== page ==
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The Unsustainable Future Of Fish Farming — On Vivid Display In Turkish Waters

Currently, 60% of Turkey's fish currently comes from cultivation, also known as fish farming, compared to just 10% two decades ago. The short-sightedness of this shift risks eliminating fishing output from both the farms and the open seas along Turkey's 5,200 miles of coastline.

Photograph of two fishermen throwing a net into the Tigris river in Turkey.

Traditional fishermen on the Tigris river, Turkey.

Dûrzan Cîrano/Wikimeidia
İrfan Donat

ISTANBUL — Turkey's annual fish production includes 515,000 tons from cultivation and 335,000 tons came from fishing in open waters. In other words, 60% of Turkey's fish currently comes from cultivation, also known as fish farming.

It's a radical shift from just 20 years ago when some 600,000 tons, or 90% of the total output, came from fishing. Now, researchers are warning the current system dominated by fish farming is ultimately unsustainable in the country with 8,333 kilometers (5,177 miles) long.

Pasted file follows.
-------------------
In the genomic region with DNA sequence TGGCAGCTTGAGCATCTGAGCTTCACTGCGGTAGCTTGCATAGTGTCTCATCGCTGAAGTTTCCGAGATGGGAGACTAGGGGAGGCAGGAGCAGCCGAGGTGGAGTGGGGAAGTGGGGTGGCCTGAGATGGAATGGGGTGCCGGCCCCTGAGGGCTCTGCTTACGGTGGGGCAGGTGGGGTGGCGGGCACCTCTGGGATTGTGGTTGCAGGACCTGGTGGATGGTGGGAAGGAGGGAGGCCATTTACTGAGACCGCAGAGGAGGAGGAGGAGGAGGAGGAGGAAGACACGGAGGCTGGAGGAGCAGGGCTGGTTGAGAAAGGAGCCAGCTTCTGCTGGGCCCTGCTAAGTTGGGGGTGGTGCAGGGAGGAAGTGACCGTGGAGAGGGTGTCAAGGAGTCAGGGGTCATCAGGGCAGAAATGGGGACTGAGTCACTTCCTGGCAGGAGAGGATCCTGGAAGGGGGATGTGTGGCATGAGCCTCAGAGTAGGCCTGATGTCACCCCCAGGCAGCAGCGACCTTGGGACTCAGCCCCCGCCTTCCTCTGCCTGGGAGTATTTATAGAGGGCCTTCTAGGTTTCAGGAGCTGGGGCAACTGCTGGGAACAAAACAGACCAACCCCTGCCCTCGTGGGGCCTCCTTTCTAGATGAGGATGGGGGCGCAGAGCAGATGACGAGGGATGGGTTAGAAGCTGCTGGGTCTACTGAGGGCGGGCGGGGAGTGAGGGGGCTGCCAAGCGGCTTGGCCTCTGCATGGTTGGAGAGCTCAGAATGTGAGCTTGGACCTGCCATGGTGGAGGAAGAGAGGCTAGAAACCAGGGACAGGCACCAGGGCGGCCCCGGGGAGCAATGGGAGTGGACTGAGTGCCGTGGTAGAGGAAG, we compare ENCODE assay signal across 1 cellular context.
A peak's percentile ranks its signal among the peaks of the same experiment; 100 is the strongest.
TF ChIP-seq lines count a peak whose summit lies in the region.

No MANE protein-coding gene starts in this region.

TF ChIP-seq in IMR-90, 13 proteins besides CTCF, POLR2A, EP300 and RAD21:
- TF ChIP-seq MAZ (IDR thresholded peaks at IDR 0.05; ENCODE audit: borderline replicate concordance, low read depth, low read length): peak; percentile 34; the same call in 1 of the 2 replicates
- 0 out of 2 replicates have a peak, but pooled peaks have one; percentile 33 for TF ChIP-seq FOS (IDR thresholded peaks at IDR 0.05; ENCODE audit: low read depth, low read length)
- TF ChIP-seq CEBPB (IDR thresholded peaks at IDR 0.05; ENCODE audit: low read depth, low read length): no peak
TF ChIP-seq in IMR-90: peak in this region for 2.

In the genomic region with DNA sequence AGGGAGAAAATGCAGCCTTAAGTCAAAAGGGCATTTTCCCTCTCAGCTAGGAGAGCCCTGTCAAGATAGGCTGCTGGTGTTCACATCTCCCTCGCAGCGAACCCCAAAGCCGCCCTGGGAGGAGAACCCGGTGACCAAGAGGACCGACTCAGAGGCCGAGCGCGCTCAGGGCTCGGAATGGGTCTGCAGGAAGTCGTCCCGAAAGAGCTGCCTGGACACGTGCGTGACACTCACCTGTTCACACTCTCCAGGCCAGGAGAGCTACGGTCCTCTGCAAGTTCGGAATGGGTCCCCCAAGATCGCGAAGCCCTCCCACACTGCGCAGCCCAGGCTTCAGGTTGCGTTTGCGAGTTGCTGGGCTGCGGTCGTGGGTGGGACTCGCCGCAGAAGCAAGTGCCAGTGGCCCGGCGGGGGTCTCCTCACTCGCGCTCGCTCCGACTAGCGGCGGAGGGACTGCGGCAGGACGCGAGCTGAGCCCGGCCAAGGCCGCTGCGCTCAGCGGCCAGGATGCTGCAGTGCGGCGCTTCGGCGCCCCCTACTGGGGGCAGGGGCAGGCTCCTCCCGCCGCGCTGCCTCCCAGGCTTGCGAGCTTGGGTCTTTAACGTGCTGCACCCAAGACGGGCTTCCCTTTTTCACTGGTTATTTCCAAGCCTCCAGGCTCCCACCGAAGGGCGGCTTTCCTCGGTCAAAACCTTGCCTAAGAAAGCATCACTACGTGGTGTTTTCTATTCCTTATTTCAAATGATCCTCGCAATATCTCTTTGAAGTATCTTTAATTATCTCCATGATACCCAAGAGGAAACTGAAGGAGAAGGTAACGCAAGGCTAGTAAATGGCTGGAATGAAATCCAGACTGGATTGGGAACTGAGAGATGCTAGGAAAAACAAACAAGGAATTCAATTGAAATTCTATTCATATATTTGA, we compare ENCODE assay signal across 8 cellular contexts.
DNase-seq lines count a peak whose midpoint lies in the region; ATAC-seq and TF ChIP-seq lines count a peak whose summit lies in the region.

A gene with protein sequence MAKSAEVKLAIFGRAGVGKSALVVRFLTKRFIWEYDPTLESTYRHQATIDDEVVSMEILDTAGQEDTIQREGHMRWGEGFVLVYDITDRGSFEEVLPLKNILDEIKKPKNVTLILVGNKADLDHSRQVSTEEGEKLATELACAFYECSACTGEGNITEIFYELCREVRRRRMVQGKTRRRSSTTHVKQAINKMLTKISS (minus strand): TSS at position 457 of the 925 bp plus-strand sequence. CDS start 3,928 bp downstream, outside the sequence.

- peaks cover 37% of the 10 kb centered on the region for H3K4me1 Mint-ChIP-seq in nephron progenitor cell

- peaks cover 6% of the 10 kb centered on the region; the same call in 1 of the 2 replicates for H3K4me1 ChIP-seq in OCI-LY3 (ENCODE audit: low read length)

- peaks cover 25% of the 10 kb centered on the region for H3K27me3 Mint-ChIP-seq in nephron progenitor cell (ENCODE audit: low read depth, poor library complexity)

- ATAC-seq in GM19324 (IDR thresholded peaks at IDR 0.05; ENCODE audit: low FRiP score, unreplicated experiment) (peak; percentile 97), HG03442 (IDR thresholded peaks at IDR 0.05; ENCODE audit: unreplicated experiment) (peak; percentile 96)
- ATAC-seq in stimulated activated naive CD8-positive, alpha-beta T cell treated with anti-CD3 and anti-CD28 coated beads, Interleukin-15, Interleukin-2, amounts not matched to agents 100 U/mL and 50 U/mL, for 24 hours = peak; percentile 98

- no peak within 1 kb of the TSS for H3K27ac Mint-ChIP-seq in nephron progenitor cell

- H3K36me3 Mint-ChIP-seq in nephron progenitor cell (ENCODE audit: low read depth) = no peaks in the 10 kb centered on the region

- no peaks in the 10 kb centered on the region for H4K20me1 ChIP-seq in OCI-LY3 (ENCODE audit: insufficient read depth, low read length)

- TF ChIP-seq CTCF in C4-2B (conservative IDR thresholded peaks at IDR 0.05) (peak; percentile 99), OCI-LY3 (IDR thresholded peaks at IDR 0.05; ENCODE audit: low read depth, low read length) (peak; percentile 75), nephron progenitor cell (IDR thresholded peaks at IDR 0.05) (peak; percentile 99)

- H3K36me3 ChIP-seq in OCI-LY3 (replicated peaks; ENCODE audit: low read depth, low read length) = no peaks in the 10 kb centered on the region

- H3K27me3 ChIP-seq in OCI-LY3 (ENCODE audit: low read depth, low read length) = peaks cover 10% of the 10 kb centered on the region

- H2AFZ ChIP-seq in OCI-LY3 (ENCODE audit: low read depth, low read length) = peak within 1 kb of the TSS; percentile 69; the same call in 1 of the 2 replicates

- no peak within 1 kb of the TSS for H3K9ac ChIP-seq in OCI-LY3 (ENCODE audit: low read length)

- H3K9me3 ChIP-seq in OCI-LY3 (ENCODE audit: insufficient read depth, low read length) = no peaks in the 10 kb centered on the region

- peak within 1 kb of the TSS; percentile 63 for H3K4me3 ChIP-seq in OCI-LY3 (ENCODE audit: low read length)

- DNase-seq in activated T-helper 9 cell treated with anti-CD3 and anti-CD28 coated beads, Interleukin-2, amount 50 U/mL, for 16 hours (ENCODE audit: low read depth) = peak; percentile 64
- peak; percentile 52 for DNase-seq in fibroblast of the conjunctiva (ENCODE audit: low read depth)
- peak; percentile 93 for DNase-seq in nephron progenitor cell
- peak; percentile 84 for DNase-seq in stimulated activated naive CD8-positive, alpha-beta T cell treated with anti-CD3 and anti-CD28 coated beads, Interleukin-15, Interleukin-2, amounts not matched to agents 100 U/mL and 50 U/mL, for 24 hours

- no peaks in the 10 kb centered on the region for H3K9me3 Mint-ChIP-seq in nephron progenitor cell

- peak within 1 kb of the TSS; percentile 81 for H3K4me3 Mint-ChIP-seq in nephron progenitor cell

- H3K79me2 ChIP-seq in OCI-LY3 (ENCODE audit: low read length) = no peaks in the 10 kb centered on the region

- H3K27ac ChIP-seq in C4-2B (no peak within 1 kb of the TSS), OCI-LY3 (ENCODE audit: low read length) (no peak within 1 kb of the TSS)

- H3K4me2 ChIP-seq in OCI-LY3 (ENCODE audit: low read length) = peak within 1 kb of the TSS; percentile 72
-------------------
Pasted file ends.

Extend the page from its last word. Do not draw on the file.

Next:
Professor Mustafa Sarı from the Maritime Studies Faculty of Bandırma 17 Eylül University believes urgent action is needed: “Why were we getting 600,000 tons of fish from the seas in the 2000’s and only 300,000 now? Where did the other 300,000 tons of fish go?”

Professor Sarı is challenging the argument from certain sectors of the industry that cultivation is the more sustainable approach. “Now we are feeding the fish that we cultivate at the farms with the fish that we catch from nature," he explained. "The fish types that we cultivate at the farms are sea bass, sea bram, trout and salmon, which are fed with artificial feed produced at fish-feed factories. All of these fish-feeds must have a significant amount of fish flour and fish oil in them.”

That fish flour and fish oil inevitably must come from the sea. "We have to get them from natural sources. We need to catch 5.7 kilogram of fish from the seas in order to cultivate a sea bream of 1 kg," Sarı said. "Therefore, we are feeding the fish to the fish. We cannot cultivate fish at the farms if the fish in nature becomes extinct. The natural fish need to be protected. The consequences would be severe if the current policy is continued.”